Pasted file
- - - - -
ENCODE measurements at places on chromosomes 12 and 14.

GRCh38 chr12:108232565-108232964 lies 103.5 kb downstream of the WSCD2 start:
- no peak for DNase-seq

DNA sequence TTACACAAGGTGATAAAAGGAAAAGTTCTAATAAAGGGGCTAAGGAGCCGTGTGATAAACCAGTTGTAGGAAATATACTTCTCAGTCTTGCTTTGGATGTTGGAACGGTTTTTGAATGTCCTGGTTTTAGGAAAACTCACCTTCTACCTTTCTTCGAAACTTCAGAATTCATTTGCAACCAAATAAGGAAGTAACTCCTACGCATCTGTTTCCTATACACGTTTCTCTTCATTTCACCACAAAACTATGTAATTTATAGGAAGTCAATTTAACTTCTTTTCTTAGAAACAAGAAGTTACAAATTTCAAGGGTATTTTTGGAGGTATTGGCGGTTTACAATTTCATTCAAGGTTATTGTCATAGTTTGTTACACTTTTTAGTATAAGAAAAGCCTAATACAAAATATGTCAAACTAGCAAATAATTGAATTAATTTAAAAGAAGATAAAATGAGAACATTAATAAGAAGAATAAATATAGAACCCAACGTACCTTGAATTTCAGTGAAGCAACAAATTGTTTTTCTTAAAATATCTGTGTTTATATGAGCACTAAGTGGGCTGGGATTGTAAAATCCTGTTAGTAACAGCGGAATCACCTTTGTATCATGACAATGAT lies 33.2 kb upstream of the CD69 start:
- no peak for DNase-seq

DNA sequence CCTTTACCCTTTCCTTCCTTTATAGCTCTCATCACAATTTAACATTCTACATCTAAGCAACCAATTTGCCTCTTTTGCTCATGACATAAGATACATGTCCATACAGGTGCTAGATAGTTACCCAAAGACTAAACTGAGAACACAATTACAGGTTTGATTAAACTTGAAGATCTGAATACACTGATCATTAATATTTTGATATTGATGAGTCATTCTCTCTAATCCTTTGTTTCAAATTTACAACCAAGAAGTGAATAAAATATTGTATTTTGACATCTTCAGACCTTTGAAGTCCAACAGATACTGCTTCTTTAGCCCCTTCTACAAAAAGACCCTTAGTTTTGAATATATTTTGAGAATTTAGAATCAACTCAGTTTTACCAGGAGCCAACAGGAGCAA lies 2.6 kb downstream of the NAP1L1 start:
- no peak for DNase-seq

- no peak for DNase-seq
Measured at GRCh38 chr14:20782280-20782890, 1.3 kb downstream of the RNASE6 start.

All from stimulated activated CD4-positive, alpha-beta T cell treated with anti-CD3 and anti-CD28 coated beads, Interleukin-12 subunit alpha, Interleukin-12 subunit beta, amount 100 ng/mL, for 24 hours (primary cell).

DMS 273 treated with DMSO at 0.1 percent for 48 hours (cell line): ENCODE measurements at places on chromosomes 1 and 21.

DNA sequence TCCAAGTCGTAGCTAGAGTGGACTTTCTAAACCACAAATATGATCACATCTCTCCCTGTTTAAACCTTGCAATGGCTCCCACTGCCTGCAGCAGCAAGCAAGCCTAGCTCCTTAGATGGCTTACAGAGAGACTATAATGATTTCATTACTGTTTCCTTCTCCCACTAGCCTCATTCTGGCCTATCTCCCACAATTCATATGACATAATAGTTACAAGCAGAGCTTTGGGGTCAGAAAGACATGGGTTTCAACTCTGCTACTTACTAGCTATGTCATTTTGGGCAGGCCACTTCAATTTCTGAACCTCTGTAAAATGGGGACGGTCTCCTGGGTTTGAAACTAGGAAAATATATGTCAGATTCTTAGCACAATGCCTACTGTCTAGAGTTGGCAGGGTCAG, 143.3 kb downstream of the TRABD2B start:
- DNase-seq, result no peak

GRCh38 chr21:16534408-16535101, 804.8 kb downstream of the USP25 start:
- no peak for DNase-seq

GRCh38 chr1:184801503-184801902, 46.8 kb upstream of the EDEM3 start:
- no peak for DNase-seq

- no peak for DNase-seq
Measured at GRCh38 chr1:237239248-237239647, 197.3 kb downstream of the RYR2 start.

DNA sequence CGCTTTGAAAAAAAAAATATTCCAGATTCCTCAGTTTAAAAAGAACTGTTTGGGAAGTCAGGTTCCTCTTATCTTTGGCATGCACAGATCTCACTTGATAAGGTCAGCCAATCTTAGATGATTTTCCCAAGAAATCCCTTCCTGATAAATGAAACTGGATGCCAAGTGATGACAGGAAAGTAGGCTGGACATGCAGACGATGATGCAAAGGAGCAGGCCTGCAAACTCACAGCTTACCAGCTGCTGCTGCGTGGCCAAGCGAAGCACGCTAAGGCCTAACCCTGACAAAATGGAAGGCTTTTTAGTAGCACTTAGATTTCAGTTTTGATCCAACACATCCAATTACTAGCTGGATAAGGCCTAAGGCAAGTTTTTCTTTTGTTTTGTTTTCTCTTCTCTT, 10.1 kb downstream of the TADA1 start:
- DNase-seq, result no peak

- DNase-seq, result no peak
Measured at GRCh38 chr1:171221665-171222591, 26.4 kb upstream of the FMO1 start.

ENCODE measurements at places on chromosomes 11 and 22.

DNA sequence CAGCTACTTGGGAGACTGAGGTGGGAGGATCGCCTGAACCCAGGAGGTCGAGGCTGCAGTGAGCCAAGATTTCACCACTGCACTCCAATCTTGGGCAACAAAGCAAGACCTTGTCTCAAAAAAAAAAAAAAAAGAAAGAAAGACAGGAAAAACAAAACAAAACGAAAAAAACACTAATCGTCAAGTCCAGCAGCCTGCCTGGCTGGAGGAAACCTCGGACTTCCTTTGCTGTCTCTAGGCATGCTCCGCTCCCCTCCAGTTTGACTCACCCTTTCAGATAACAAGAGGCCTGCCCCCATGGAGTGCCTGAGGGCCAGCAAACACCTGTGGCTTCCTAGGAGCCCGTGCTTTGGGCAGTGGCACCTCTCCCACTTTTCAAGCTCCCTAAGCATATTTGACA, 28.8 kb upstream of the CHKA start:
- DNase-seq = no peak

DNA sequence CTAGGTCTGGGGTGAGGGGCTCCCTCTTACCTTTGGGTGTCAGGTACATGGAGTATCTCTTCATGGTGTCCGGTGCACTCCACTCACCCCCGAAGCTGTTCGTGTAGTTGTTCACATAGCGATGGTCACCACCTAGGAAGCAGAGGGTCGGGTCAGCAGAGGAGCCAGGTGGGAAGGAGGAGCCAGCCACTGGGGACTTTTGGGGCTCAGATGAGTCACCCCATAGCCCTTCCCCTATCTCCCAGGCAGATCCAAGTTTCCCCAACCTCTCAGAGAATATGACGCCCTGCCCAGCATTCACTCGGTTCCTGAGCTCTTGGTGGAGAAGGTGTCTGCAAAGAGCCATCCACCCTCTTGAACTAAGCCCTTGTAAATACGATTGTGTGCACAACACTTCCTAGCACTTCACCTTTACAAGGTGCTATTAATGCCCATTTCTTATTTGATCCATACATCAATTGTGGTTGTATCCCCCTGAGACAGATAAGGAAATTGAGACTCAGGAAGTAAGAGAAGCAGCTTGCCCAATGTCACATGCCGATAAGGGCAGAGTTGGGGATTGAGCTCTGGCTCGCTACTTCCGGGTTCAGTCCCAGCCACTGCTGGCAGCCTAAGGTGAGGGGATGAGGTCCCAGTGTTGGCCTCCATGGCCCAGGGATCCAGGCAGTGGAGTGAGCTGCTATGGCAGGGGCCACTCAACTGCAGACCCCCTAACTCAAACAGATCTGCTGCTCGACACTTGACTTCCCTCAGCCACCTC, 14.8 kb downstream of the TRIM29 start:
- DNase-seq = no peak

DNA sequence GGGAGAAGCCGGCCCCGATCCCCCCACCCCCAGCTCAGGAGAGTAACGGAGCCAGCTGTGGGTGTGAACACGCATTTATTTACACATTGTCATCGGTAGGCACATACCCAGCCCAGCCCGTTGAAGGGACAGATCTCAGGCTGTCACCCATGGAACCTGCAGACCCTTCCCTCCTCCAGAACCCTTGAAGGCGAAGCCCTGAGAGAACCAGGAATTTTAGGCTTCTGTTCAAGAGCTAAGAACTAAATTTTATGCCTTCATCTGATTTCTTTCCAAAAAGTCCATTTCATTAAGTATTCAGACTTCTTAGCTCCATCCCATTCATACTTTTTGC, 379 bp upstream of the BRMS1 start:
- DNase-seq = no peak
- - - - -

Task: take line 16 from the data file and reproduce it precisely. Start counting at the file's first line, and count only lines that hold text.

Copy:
GRCh38 chr1:184801503-184801902, 46.8 kb upstream of the EDEM3 start: